After eight years of former President Barack Obama getting increasingly entrenched in the student loan business, the Trump administration is taking a different approach. It’s one that could have a beneficial impact on students and taxpayers.
Students loans are staggering: The country faces $1.4 trillion in student loan debt affecting 44 million borrowers. While President Obama made college affordability a priority, in trying to ease the burden for some students he dumped the responsibility of federal aid and unpaid loans on everyone else.
As another academic year begins, the Trump administration’s proposed changes to federal student loan programs could save taxpayers $7.6 billion, a Brookings Institute report shows.
It would do this in several ways. The proposed U.S Education Department budget would cut a provision waving interest that the popular subsidized Stafford Loans accrue during college, saving taxpayers $2 billion, says Brookings report co-author Jason Delisle. The interest doesn’t amount to much per student, but adds up across enough students.
In addition, graduates would see an increase in their yearly income-based payment plan rates to 12.5 percent from 10 percent. College graduates would see their loans forgiven sooner, in 15 rather than 20 years, and graduate school grads would be forgiven later, in 30 rather than 20 years.
Graduate students have higher earning potential and less chance of defaulting. Extending their payment plans 10 years keeps them in the payment pool for an extra decade when their salaries can grow substantially, particularly for lawyers and doctors, lessening taxpayer obligation.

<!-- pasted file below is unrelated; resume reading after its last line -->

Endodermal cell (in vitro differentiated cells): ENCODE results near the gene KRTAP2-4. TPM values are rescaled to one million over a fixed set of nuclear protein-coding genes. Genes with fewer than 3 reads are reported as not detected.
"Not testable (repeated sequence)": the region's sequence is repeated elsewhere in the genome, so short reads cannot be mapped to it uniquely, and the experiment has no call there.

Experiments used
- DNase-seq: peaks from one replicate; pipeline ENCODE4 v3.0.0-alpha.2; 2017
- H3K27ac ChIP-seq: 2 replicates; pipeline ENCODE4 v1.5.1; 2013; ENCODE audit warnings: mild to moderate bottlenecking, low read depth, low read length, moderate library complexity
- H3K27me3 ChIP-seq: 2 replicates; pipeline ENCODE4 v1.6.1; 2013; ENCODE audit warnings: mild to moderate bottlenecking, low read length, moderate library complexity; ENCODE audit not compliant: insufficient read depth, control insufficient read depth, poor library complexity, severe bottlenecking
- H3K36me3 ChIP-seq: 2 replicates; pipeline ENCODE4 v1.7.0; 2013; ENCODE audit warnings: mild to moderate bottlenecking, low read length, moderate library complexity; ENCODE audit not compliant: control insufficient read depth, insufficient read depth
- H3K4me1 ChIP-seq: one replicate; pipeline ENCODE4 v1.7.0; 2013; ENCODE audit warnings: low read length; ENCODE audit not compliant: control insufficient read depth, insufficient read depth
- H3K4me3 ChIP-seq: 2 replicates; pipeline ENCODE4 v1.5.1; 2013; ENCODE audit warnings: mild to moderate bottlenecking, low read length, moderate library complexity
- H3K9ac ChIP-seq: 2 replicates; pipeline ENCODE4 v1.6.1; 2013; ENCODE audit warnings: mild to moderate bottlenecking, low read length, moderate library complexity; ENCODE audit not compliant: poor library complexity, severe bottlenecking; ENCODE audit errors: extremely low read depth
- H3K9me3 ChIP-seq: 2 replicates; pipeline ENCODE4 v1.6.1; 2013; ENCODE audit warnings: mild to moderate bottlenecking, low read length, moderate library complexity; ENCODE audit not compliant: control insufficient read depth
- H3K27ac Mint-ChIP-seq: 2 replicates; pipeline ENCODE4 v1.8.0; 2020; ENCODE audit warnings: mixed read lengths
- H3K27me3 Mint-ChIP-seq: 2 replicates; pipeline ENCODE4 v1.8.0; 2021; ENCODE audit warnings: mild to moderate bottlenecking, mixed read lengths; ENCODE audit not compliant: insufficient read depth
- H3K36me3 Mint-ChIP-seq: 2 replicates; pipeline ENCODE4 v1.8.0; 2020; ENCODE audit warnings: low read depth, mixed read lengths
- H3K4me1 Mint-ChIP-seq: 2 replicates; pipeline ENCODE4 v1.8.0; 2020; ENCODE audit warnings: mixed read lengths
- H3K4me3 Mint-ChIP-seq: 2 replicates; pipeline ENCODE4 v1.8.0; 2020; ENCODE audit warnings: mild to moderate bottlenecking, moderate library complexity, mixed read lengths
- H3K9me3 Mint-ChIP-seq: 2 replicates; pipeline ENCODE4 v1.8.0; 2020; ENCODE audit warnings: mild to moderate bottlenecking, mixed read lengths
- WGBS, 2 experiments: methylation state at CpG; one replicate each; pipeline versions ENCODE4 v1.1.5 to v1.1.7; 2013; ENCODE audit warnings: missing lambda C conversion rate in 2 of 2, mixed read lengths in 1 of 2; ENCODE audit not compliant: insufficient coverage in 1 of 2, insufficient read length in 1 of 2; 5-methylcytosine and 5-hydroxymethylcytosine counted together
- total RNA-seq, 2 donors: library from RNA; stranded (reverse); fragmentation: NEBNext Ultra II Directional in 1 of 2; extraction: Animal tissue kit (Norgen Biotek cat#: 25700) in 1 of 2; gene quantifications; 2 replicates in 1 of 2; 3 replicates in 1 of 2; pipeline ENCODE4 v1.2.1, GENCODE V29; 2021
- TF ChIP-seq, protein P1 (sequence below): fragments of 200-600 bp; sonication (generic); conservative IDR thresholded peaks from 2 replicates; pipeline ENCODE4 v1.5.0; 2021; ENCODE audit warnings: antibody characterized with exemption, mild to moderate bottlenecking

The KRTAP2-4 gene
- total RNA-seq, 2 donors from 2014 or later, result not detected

“Graduate school is where the big balances are,” Delisle says. “The biggest growth has been in graduate school debt, where there are no caps on the amount you can borrow and schools are rolling out outrageously expensive one to two-year master’s. Columbia University School of Journalism has a new $100,000 data journalism one-year program. That’s all made possible by these graduate school loans.”
Grad students do have some restrictions, says Michelle Luck, associate director of retention and outreach at Wayne State University. The federal Direct Program caps graduate loans at $25,500. But students also have access to the Plus Program, a secondary loan program where loans can’t exceed tuition for the academic year.
These changes could help, yet as long as there’s easy federal aid available, including loans, students probably won’t see tuition prices change, says Neal McCluskey, director of the Cato Institute’s Center for Educational Freedom.
“When we manipulate an interest rate, we’re not really getting at the root problem,” he says.
Federal loan programs don’t help students discern between good investments for them (programs that can reasonably be repaid), and bad investments (programs likely outside the realm of repayment). This leads to loan defaults.
Data from the Federal Reserve Bank of New York show default rates are highest among those with lowest loans, around $5,000, at 35 percent, suggesting defaults are concentrated among students who drop out.
Education Secretary Betsy DeVos is also looking to make some organizational changes. She has suggested consolidating the myriad loan servicers to one company. This would facilitate paying off loans on the students’ end and save taxpayers $130 million, according to department calculations.
“One of the big problems with federal student aid is that there are so many different programs with so many different rules,” McCluskey says. “It would certainly be a move in the right direction and something that could get bipartisan support to go to one grant program, one work study program, one loan program.”
These are good initial proposals to get the government less involved in student lending. And they offer the best shot at lowering exorbitant college costs.